Saturday, December 1, 2012
Wicked Business Review
When Harvard University English professor and dyed-in-the-wool romantic Gilbert Reedy is mysteriously murdered and thrown off his fourth-floor balcony, Lizzy and Diesel take up his twenty-year quest for the Luxuria Stone, an ancient relic believed by some to be infused with the power of lust. Following clues contained in a cryptic nineteenth-century book of sonnets, Lizzy and Diesel tear through Boston catacombs, government buildings, and multimillion-dollar residences, leaving a trail of robbed graves, public disturbances, and spontaneous seduction.
4 out of 5 stars
Wicked Business is the second book in the Lizzy and Diesel series.
When a professor ends up dead by less than natural means, Diesel goes to Lizzy for help... this time looking for the Luxuria Stone. But they aren't the only ones looking. Wulf and his minion Hatchet are after the stone, as well as a new adversary.
Wicked Business, and the Lizzy and Diesel series in general thus far, is not my favorite. That being said, I still liked it.
The biggest problem for me is that I just don't feel like I know Lizzy. Unlike Stephanie Plum, Lizzy and her personality don't make any impression on me. I had actually forgotten almost everything about her between reading Wicked Appetite and reading Wicked Business. While I remembered that she worked in a bakery, I had forgotten that she could sense magical objects- the more important of the details to remember.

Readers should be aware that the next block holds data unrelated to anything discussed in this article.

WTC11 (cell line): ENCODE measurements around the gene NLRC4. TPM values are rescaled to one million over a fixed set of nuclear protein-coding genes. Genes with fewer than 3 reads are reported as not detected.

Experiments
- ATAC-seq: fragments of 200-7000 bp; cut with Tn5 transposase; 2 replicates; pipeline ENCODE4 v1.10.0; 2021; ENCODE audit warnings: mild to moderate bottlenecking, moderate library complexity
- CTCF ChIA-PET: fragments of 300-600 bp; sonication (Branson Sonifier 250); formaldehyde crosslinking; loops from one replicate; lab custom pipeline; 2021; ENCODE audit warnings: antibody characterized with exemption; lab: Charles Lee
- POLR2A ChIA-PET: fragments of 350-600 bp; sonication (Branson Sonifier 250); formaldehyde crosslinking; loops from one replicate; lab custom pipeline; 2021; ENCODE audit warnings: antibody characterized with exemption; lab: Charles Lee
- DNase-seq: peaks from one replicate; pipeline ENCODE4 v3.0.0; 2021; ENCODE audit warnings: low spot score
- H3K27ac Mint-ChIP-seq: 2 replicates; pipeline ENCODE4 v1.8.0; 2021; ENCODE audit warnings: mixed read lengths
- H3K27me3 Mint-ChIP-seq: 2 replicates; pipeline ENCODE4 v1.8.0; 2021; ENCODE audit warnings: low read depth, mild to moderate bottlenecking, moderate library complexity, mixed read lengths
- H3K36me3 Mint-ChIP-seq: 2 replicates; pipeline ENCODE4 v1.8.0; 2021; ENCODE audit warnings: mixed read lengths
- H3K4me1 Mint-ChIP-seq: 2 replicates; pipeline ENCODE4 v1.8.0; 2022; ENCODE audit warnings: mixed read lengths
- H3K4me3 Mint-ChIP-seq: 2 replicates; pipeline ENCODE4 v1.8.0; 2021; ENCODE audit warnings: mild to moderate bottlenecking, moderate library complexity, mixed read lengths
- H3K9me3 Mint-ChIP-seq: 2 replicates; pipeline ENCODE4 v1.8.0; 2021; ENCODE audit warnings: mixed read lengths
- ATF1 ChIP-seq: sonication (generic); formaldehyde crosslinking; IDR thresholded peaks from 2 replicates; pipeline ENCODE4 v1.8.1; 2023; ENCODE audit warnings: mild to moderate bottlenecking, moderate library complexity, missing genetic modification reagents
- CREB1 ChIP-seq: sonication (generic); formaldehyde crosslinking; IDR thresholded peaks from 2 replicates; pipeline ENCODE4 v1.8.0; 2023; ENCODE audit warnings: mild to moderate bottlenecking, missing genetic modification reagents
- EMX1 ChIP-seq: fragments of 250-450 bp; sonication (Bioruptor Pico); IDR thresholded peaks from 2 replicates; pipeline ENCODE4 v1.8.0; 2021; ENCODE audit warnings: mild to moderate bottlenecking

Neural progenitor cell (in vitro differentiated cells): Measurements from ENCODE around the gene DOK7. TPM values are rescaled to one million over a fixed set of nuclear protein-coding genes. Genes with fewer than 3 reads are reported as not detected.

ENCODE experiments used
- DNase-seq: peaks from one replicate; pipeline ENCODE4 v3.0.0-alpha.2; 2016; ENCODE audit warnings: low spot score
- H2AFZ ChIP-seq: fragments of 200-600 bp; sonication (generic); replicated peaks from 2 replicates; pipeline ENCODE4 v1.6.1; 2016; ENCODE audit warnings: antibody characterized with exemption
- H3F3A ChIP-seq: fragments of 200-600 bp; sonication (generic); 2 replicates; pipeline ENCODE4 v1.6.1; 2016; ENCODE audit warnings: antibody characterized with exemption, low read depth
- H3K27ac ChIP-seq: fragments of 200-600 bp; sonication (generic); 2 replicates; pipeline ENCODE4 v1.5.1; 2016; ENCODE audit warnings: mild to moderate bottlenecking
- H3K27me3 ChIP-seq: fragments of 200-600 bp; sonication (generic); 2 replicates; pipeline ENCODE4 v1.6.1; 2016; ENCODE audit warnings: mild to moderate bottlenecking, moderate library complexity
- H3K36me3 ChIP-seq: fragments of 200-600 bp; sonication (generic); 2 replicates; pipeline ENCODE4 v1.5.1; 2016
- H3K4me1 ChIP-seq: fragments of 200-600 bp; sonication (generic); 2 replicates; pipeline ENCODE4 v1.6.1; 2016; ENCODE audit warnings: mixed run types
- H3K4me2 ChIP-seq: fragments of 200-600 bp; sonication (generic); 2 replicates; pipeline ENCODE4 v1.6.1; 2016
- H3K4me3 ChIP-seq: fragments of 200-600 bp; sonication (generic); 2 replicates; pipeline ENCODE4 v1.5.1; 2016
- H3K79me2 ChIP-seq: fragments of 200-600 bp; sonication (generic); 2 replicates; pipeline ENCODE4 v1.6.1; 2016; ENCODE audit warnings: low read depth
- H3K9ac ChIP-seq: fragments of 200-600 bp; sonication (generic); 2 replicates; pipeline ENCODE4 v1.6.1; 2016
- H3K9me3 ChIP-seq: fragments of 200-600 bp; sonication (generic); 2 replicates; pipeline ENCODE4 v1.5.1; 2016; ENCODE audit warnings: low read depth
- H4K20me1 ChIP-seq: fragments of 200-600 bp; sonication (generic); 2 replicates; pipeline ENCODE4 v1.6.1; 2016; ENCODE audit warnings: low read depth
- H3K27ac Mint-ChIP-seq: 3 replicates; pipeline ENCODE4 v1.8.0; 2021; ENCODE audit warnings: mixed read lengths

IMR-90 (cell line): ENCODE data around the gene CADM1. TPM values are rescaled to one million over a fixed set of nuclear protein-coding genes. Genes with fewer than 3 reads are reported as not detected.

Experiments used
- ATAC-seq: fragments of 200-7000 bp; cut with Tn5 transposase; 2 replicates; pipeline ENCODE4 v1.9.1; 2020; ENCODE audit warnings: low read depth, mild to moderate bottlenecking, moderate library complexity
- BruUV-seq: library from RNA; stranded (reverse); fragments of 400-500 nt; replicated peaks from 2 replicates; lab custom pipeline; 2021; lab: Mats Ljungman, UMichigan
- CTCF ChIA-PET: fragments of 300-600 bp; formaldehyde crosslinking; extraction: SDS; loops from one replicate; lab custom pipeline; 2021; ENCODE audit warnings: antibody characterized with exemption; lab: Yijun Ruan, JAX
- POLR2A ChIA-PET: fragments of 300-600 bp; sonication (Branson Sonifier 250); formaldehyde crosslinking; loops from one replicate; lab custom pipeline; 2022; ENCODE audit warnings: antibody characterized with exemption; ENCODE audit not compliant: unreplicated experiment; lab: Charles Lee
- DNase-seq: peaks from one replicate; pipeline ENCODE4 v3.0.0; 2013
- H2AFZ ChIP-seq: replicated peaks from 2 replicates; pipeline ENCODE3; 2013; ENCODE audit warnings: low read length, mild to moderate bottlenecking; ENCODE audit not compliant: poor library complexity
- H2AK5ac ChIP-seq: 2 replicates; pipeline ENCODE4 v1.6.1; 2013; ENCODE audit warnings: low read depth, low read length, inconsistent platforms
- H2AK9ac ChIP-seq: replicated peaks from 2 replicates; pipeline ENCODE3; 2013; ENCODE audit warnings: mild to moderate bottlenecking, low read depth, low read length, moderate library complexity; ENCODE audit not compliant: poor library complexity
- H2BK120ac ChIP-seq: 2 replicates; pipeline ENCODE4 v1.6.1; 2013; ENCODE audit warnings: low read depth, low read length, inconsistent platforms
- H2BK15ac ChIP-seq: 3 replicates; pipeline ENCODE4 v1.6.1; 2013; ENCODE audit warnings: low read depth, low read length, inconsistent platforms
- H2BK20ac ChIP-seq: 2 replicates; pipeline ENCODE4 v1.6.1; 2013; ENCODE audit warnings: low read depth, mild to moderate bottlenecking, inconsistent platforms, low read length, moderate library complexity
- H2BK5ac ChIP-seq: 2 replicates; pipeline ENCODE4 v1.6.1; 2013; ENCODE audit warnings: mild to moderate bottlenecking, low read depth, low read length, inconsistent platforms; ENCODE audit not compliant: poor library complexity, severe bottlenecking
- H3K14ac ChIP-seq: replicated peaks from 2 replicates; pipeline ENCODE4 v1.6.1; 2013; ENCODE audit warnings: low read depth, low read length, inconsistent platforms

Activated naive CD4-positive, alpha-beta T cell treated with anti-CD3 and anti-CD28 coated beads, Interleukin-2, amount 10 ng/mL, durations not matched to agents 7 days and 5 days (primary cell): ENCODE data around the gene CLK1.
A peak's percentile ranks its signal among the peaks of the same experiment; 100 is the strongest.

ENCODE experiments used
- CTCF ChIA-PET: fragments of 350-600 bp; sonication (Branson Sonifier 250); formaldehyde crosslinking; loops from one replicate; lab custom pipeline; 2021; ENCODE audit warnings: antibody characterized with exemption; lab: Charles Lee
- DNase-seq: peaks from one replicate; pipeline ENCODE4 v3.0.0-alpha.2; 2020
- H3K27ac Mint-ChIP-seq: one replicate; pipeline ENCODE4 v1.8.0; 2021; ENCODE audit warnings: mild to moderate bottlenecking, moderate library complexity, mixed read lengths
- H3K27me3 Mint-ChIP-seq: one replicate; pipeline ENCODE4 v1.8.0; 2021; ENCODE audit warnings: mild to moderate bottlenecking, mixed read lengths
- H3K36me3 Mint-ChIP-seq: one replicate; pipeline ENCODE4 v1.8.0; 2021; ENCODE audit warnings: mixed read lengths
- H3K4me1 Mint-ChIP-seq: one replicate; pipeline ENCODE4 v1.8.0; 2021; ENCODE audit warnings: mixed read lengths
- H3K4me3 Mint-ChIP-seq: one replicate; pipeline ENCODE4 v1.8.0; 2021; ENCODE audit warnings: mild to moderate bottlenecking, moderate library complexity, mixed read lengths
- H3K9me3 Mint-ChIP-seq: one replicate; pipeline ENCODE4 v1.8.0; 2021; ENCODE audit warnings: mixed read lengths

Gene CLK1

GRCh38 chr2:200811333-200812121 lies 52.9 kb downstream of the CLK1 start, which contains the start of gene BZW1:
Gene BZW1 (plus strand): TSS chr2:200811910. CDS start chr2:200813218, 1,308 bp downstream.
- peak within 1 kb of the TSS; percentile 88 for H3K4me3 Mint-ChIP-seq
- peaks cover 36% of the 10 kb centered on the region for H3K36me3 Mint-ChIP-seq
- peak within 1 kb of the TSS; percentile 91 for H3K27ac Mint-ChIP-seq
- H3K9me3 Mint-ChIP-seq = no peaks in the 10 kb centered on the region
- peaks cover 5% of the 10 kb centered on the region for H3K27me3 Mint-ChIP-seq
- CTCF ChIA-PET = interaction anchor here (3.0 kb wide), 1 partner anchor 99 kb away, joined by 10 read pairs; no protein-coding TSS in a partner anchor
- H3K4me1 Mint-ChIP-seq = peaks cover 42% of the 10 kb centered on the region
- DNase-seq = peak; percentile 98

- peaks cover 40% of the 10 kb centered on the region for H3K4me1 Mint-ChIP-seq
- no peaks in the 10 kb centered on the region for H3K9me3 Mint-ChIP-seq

While Diesel already existed in the Between the Numbers books in the Stephanie Plum series, he's different here. He's no longer the mysterious guy that may or may not have some magical powers. Now, while he's still got those powers, he's not all that mysterious. I guess that goes with making him a main character.
I'm definitely going to continue reading these books as they come out, but I'm a huge fan of Janet Evanovich. This isn't her best, though.